Payments Rewired: Blockchain’s Impact on Remittances | IPR Global 2023 December 20, 2023

In this instalment, we traverse the corridors of Open Banking’s impact on cross-border remittances, harnessing AI’s potential for efficiency, and navigating the realm of blockchain-based solutions. Buckle up for an insightful session through the dynamic intersection of finance, technology, and innovation. 


  • Lindsay Lehr, Managing Director, PCMI 


  • Walter D’Cruz, Director, Moneo Solutions 
  • Sukhi Srivatsan, Head of Account Management, AZA Finance 
  • David Lambert, CEO, Paycross 

How does open banking facilitate cross-border remittances and interoperability between financial institutions? 

 Let’s first understand what open banking is before diving in. David summarises it as an instant domestic bank transfer system. This essentially allows third-party entities access to users’ financial data via APIs, enabling them to make payments on behalf of the user. Walter expanded on this, emphasising how real-time payments and data exchange are subsets of open banking. He highlighted the challenge it poses to direct debit and recurring payments, especially in merchant-initiated transactions. 

David also shed light on Open Banking’s potential as an alternative payment method by making instant payments by just scanning QR codes; however, he notes its limited spread in the market. Drawing parallels with established systems like PayPal or Apple Pay, he stressed the need for better branding and consumer familiarity to propel Open Banking into a mainstream payment method. Moreover, the discussion linked Open Banking to Central Bank Digital Currencies (CBDCs), foreseeing their role in accelerating international payment rails for faster digital currency. However, concerns were raised about CBDCs being entirely under central banking control, prompting potential government involvement due to public apprehension. 

How can AI be leveraged to enhance the accuracy of remittance transactions and improve the user experience?  

Sukhi highlighted critical pain points faced at AZA Finance when it came to liquidity projection and forecasting for their clients. Addressing the need to ensure sufficient currency availability at the right time and place without inflating costs for clients. To tackle this, they created an internal model that utilised historical client data to predict future growth patterns, aiding in better preparation for customer demands and enabling proactive measures such as potentially offering increased liquidity when moving to new markets. 

However, David expressed scepticism about the reliability of predictive AI for precise forecasting. He highlighted the limitations of AI, emphasising its dependence on the data it’s fed and its inability to independently form entirely accurate projections due to various external factors influencing trends. He believed AI must be heavily controlled, such as by setting rule parameters and cautious utilisation, to prevent misleading or inaccurate predictions.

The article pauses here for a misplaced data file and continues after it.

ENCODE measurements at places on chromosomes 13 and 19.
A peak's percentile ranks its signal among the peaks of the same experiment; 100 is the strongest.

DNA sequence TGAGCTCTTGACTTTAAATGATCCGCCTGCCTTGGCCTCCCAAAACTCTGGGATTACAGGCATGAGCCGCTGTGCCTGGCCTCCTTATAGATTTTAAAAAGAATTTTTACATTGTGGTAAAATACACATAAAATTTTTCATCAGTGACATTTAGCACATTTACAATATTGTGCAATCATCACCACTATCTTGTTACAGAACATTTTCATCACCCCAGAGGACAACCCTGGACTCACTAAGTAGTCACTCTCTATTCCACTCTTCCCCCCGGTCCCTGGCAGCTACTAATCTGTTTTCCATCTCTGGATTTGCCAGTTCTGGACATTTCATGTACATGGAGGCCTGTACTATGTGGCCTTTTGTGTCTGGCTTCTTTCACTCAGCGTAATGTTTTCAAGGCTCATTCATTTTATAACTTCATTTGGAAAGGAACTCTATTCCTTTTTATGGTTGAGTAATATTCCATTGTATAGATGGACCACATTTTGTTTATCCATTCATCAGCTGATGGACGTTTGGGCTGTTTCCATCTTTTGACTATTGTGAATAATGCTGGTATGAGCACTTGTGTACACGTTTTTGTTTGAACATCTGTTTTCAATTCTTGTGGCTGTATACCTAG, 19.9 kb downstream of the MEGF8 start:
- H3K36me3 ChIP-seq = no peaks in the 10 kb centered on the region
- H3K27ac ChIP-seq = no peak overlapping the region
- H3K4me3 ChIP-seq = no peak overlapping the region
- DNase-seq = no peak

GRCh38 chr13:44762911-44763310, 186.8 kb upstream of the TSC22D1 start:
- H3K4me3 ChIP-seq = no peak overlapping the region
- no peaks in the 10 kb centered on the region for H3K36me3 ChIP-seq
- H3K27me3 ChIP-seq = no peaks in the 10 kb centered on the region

Acknowledging this, Sukhi agreed that human involvement was crucial. While AI forecasts might not be pinpoint accurate, they allow for better-informed decisions. 

Walter countered common fears around AI. He emphasised AI’s role in expediting data analysis by enabling quicker translation of data into actionable insights, thereby saving time and effort. Walter advocated for a practical approach, distancing from rigid rule parameters, which is especially beneficial for small to medium-sized enterprises (SMEs) that often struggle with sourcing and analysing multiple data sources to make informed decisions. This flexibility allows smaller businesses to compete and innovate alongside industry giants. 

What are some real-world examples of successful blockchain-based remittance solutions?  

Walter sees blockchain as a global equaliser capable of transferring value across boundaries in real time. However, he underscores the importance of recognising blockchain independently from central bank digital currencies (CBDCs) and cryptocurrencies, as they still involve inherent complexities like exchange rates and associated costs. However, the challenge of decentralisation may be difficult for society to embrace. 

David, on the other hand, points out a fundamental issue: the persisting limitations in the speed of money movement due to technological and regulatory barriers. He notes that blockchain doesn’t inherently address this challenge, especially with governments increasingly advocating for CBDCs, which introduces another layer of complexity and opposition. 

Furthering the conversation, Walter delves into the intricacies of technological efficiency. He cites an example of banks implementing cheque scanners to streamline verification processes, yet this technological enhancement didn’t significantly impact on the time taken for the money to be deposited into bank accounts. This prompts doubts about the effectiveness of new technologies in speeding up financial transactions. There is the possibility for a potential paradigm shift if major retailers, such as Amazon, embed cryptocurrencies. There is also an opportunity for the adoption of blockchain within the remittance industry; however, there needs to be collaboration among stakeholders to lay down a functional framework and process. This collective effort is crucial to overcome the hurdles and ensure a more meaningful integration of this technology into the financial landscape. 

What next?   

At RemitONE, our commitment is to provide you with cutting-edge technology, compliance solutions, and expert guidance to navigate the ever-evolving landscape of remittances. Whether you’re just starting out or looking to scale your business, we’ve got you covered.  

Want to see how RemitONE can elevate your business? Book a free consultation with our experts today! 

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